What modern film and fiction will age badly

I’m reading a 1970s Space Opera series (thanks to Kindle, I can read it end-to-end without trawling dusty second hand bookshops for battered copies that reek of other people’s lives). It reminds me of playing Traveller and watching Babylon 5 and I am happy. Then something throws me. Something that’s dated so badly that I bounce off the series.

Not the science. Sure, that is badly dated, we even have data tapes and printouts. On the other hand there are some wonderful blaster fights and spaceship chases, so I don’t care.

No. It’s this.

A likable male character gives a non-consensual spanking to a female character and they both agree she deserves it… so much so that they pair up on the spot.

The whole series is a little Mad Men in its attitudes, but it hit an uncomfortable nadir at that point.

Rewind further to the Pulp Era, and EE “Doc” Smith’s manly characters are busy remarking on how nursing is an appropriate task for a girl. Yuk. And Robert E Howard and HP Lovecraft are starting to look more and more like products of their time, their time being one that was both sexist and racist.

The same goes for the movies of yesteryear, e.g. when John Wayne grabs the girl and forces a kiss on her, a kiss that she then responds to, or even that scene in Temple of Doom when Indy uses his whip to lasso the escaping love interest. They make us squirm a little and – if we have younger people with us – stop to explain the cultural context.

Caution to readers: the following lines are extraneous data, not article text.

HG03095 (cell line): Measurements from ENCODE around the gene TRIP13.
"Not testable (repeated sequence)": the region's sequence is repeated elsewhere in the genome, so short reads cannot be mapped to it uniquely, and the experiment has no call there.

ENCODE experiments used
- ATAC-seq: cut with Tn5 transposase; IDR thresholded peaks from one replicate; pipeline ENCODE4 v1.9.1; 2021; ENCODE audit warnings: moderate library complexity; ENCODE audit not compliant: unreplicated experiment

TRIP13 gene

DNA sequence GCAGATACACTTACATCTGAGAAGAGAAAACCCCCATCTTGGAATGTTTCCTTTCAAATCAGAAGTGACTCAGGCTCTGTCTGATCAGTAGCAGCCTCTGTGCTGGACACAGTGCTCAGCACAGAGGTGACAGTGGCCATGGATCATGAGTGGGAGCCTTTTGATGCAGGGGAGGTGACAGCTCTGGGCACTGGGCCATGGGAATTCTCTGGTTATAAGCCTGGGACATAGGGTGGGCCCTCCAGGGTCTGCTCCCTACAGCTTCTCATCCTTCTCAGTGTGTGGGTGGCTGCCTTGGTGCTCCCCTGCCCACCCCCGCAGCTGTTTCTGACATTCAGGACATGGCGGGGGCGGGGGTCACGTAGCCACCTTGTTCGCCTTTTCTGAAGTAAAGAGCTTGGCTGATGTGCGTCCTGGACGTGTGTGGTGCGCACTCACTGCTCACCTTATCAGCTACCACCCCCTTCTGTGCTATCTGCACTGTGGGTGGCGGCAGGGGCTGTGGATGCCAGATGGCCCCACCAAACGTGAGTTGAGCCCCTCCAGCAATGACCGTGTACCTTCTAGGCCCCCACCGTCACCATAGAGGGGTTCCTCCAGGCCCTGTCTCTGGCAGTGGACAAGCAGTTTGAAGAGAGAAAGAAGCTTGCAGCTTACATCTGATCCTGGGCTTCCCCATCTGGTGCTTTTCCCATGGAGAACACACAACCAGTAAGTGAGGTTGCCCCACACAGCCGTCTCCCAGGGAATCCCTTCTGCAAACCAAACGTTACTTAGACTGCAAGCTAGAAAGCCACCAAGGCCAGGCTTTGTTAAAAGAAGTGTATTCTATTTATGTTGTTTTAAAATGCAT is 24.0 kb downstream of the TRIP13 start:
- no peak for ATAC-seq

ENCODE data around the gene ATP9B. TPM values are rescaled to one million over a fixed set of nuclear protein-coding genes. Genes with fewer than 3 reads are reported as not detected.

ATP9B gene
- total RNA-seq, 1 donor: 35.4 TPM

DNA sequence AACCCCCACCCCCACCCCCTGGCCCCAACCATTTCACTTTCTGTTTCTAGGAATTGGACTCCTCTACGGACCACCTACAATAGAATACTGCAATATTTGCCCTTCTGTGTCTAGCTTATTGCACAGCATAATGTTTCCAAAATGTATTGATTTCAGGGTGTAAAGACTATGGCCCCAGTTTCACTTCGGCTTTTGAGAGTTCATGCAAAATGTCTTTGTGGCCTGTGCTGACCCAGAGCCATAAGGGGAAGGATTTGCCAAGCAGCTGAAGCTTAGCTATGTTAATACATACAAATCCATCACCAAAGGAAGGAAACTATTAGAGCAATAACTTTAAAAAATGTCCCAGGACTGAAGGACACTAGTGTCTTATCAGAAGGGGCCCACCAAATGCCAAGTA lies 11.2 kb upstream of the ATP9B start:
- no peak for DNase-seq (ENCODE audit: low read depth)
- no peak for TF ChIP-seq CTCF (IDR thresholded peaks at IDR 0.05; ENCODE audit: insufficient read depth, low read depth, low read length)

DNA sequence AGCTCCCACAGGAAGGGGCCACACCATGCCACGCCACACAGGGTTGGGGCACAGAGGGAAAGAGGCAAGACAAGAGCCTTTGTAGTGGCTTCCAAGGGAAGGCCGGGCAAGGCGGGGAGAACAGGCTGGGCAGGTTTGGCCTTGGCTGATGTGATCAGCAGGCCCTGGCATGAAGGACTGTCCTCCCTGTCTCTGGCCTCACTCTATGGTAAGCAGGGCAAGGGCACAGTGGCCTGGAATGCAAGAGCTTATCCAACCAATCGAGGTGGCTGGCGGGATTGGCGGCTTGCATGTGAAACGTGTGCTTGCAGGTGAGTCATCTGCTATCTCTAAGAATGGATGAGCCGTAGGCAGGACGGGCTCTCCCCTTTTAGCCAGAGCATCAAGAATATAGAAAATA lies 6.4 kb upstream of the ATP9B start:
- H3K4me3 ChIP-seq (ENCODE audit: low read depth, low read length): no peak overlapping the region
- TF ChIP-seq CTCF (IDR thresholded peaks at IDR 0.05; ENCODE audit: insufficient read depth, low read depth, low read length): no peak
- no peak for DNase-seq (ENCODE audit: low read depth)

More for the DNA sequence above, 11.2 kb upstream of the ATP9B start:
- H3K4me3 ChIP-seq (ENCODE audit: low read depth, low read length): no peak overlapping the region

It’s not that these books and DVDs deserve the cleansing flames, it’s just that you can no longer consume them without being aware of the context. That’s OK, we enjoy Shakespeare and Wagner the same way.

So look around, what do we enjoy that will date badly?

Here’s a clue:

Thanks to a drug addled minor criminal, a caravan and hauler combo jack-knifes  the wrong way down a three lane highway. Drivers swerve to avoid certain death and multiple pile up.

Actually it’s funny because we’re watching Due Date, and it’s the moment when the uptight protagonist is finally, fully drawn into the chaos  that halos Zach Galifianakis‘s flaky loser stoner character.

But as I’m laughing and swilling my beer, I’m also getting a vision of tired families, the children asleep in the back, and business folk making a long haul just to get home to their partner, and old people driving back from a week of looking after the grandchildren… and then this bloody great caravan hurtles out of nowhere and…